Friday, January 27, 2012

Instilling Values

instill:  verb,  gradually but firmly establish (an idea or attitude, esp. a desirable one) in a person's mind

What do your kids value?  Is it what you value?  How do you 'establish' your values in their hearts and minds?  How were they 'established' in your mind?  Is your set of values different than your parents?  These are the million dollar questions I now open for exploration.

In your life, when you were young, did you do what your parents told you because 1) it seemed good and right to you? 2) they told you it was good and right and you believed them? or 3) you were going to get in trouble if you didn't?  

It may have been a combination of those things in varying percentages depending on the individual, but I'd venture a guess that for most of us it was mainly 3.  In other words, doing X or not doing Y, was not part of our value system.  But we may have complied in order to avoid our parent's wrath and/or punishment.  The highest 'value' was placed on avoiding a negative.  This can be true even in adulthood.  Just switch parents with law enforcement or social mores.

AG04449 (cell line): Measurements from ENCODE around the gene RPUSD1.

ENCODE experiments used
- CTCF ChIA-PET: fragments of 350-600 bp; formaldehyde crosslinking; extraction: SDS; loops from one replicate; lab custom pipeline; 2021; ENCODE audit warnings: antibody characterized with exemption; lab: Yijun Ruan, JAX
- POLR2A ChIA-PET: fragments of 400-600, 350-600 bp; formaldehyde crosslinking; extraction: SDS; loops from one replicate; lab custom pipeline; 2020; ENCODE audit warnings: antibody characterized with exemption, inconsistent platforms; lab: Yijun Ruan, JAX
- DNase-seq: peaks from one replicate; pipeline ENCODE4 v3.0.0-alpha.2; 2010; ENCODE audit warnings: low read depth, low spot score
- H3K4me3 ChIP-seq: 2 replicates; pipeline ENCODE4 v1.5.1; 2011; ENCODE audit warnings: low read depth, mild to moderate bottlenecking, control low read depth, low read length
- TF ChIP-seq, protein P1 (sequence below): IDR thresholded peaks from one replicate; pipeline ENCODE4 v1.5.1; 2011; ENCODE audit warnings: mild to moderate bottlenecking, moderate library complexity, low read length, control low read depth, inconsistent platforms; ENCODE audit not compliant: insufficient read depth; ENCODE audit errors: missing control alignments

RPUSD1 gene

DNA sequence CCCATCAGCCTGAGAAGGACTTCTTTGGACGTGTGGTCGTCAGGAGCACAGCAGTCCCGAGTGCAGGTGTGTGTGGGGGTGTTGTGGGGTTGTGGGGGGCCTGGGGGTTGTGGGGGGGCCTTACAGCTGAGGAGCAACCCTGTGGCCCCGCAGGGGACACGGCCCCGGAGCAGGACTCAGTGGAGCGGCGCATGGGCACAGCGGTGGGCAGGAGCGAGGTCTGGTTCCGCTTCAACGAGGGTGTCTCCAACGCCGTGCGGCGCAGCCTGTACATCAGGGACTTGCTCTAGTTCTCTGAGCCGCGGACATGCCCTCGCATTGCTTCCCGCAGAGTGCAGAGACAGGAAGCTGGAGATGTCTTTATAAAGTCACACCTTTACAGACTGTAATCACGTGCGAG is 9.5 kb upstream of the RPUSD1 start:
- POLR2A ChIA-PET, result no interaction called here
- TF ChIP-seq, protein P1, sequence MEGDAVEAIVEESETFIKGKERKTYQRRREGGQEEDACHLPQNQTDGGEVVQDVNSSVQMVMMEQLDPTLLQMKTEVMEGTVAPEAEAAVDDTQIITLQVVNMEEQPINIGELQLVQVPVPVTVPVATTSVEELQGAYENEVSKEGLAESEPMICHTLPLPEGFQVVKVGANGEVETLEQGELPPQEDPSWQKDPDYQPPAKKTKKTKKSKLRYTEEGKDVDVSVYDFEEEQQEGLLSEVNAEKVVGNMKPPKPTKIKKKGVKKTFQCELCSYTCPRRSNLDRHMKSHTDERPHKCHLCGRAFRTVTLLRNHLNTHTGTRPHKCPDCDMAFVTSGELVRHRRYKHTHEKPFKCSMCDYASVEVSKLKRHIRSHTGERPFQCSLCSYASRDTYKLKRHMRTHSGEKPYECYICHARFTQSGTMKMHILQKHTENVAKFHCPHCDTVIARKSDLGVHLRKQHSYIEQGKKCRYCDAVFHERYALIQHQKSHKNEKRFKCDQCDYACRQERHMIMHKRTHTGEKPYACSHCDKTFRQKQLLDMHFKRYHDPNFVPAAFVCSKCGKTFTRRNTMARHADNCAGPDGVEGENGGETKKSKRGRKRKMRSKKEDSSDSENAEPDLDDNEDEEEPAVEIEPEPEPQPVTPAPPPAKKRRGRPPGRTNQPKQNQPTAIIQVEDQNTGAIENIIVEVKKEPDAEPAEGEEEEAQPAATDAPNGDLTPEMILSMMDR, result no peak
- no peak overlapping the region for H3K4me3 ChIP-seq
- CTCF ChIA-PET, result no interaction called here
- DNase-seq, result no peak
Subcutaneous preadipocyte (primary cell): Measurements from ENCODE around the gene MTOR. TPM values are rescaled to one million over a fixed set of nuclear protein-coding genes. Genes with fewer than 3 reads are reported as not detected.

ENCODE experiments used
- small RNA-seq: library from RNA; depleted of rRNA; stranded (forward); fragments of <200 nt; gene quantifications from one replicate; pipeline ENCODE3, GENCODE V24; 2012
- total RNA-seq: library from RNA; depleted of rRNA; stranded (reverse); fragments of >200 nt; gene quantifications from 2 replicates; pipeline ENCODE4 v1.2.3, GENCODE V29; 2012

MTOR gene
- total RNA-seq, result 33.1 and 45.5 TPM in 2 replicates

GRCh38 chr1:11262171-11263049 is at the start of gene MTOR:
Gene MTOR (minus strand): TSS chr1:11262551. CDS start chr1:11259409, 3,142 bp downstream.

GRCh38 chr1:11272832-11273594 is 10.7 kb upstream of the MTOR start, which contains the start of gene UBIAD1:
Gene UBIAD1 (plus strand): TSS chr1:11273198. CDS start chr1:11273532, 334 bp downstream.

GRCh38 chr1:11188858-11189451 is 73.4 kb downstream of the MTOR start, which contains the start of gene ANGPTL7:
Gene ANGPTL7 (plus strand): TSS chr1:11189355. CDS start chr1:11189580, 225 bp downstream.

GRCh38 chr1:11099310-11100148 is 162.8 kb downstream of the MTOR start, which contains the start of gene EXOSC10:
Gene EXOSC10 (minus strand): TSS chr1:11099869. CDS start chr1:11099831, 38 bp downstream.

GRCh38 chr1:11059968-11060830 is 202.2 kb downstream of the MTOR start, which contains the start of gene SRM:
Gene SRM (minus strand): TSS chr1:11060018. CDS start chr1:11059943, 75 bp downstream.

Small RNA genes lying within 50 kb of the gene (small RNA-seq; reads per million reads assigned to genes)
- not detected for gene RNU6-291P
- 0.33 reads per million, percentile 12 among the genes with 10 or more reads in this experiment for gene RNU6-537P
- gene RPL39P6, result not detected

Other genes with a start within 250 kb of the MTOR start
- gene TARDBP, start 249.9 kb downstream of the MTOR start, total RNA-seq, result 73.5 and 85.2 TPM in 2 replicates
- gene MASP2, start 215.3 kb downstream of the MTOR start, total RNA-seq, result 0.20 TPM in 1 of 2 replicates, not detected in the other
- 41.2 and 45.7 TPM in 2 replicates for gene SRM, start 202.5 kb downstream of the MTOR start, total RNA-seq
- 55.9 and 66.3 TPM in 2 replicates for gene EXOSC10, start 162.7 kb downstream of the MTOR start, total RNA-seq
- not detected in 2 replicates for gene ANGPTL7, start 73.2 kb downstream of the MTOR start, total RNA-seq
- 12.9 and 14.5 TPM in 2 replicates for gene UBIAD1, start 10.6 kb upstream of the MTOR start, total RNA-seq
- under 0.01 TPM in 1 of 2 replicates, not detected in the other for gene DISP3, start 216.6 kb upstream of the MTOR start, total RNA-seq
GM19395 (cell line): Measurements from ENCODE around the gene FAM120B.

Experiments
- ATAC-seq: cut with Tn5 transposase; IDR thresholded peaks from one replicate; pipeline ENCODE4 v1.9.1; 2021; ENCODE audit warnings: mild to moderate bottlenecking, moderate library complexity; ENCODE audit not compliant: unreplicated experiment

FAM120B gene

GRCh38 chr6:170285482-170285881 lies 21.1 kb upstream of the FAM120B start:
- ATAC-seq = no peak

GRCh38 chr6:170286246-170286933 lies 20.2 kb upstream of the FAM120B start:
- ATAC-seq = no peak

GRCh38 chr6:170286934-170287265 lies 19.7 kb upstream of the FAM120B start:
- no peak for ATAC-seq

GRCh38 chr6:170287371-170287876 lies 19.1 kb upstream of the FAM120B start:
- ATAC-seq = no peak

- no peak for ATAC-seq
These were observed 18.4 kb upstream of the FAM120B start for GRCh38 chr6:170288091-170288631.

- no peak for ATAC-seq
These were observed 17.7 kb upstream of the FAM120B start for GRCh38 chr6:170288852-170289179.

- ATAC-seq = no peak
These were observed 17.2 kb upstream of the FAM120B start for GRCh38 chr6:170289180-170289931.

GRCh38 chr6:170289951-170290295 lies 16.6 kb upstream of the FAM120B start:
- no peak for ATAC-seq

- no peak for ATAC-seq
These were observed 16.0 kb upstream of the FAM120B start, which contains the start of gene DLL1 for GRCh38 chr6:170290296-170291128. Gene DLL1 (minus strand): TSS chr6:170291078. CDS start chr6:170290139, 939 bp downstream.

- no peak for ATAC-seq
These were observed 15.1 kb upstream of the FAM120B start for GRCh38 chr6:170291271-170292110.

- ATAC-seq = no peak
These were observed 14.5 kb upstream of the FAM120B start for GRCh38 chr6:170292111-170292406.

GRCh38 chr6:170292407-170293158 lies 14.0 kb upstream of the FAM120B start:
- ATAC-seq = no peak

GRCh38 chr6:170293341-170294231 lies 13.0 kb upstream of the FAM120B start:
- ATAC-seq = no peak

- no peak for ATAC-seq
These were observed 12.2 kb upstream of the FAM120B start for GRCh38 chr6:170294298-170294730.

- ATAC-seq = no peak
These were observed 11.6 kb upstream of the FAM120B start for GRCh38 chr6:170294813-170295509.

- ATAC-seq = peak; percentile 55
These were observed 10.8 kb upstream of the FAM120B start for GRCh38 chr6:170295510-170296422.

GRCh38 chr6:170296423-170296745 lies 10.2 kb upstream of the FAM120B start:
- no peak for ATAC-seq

But for most of us, especially Christians, we began to 'own' a different value system than the one we were born with.  One that's more like what our parents - if they were good role models - valued.  Good, kind, honest, self-sacrificing behavior.  

How does this happen?  

Certainly the Holy Spirit plays an important role in this.  But there are other factors too.  Many times, when we DO bad things, bad things HAPPEN to us.  I've wondered recently if this is the primary way we incorporate good thinking, and thus behavior, into our lives.  We compare good instruction and the results of following it, with the results of doing bad and then we 'get it'.